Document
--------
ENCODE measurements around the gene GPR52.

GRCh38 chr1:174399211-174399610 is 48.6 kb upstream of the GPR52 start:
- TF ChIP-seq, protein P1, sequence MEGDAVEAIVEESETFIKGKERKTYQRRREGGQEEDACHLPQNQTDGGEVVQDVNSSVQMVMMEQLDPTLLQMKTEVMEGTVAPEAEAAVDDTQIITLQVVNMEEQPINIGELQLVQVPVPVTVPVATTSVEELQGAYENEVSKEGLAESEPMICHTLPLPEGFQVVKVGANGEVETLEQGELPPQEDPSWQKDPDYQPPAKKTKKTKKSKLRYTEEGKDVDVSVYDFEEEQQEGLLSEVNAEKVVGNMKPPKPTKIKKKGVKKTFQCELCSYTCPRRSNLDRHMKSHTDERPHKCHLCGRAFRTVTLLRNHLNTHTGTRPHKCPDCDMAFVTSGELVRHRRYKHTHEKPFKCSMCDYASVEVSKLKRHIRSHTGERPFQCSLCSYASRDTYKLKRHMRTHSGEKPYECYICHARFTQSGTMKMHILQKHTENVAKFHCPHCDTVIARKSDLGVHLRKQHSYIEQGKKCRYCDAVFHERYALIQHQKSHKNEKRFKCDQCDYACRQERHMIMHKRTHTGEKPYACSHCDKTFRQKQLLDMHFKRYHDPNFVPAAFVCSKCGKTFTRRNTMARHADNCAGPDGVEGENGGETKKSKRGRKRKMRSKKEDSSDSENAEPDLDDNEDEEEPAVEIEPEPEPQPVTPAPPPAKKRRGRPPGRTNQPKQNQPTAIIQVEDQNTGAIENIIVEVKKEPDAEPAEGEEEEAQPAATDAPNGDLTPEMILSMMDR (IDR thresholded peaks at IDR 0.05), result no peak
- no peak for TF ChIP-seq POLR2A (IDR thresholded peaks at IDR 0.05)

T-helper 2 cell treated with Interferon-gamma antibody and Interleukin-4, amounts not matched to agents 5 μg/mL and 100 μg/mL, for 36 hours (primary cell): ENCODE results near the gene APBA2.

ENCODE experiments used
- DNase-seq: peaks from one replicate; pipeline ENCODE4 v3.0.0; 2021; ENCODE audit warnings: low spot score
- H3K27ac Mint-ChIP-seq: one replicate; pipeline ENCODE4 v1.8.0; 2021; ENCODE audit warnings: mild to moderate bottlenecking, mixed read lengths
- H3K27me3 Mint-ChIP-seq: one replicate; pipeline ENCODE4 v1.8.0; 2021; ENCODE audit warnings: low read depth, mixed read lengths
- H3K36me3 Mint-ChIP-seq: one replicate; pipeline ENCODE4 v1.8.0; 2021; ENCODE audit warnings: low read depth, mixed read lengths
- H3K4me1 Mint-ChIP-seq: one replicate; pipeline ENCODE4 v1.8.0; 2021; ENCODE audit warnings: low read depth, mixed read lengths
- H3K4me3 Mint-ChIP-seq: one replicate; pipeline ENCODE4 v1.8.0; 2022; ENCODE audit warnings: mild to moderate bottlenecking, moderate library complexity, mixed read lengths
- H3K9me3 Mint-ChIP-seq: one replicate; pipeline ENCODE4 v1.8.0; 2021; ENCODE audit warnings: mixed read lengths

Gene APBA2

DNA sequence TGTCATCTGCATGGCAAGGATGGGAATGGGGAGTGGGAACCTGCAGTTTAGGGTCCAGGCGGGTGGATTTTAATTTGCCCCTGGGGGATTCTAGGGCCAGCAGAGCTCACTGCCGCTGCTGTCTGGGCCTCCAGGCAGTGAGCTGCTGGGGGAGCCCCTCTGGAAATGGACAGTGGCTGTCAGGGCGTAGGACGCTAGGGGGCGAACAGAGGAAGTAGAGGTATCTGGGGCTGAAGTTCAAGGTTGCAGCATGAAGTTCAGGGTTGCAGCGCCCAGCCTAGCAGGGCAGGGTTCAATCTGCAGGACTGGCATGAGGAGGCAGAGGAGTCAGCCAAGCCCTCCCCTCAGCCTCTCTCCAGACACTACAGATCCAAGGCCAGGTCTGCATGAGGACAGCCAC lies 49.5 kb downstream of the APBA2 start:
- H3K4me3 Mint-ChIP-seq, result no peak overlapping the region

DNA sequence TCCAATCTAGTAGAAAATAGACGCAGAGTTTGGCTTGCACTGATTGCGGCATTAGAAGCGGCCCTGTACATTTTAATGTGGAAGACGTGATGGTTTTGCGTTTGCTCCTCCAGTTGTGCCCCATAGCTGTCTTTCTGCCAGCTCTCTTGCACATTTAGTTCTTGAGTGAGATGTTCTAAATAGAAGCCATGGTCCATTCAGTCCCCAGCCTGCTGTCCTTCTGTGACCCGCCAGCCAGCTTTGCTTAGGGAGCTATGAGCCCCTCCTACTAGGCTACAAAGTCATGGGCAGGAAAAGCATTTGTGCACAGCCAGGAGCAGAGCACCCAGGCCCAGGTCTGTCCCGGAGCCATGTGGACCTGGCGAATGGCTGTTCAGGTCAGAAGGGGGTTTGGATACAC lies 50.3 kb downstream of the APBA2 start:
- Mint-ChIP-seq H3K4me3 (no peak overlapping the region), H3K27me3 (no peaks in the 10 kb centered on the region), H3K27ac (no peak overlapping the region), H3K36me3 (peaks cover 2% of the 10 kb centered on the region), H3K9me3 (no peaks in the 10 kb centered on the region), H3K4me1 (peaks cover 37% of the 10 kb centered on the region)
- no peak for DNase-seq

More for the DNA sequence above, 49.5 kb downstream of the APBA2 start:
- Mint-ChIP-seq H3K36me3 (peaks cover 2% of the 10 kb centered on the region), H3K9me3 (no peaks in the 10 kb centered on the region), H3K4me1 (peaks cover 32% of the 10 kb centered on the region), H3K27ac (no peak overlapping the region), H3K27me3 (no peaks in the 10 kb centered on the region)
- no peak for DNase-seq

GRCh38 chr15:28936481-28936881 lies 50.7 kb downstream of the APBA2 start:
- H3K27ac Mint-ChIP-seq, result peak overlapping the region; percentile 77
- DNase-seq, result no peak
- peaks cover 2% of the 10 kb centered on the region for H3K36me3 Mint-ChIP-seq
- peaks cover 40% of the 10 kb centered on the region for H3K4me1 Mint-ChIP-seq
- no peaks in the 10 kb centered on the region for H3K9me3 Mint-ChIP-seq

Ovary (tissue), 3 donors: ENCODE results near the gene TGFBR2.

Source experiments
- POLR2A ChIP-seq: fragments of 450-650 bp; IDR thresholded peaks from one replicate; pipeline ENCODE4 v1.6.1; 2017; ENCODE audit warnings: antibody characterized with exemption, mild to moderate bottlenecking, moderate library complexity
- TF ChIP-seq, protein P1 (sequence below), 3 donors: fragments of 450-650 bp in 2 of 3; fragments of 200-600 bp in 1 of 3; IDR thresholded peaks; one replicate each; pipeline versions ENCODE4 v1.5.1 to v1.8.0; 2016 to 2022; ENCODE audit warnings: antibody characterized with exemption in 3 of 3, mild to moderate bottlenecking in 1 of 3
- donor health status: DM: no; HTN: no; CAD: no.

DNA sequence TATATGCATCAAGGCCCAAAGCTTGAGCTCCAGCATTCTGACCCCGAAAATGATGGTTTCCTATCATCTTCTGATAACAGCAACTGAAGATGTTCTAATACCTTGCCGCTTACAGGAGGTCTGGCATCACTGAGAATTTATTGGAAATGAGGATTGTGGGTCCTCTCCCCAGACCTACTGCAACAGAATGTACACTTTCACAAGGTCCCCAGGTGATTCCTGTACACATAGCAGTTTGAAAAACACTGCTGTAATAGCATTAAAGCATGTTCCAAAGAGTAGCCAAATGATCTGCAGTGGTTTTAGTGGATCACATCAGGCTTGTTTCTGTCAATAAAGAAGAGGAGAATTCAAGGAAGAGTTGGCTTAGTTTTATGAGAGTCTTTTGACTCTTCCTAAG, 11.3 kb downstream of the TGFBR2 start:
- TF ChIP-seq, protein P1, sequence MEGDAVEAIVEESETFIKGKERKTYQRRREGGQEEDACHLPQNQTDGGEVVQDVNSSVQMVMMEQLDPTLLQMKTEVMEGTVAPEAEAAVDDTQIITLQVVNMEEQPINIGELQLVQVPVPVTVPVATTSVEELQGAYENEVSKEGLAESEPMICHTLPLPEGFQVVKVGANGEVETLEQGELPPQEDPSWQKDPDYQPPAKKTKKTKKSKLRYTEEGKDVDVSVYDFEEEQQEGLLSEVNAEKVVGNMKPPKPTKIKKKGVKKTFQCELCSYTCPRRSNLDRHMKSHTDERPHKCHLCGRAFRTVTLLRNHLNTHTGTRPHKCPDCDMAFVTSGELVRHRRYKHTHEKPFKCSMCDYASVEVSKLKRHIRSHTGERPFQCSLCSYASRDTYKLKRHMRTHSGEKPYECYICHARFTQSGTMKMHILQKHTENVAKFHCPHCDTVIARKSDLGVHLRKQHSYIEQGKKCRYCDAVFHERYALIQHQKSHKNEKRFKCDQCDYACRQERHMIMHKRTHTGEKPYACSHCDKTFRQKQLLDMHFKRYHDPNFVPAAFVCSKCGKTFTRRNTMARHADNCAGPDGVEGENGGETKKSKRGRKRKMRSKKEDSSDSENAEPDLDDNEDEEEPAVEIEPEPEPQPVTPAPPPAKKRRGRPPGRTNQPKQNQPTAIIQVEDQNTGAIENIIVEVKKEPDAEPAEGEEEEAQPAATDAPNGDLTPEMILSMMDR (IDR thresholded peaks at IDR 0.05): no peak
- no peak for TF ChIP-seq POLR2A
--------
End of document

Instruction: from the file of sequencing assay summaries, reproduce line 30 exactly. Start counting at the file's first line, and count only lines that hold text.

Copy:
Source experiments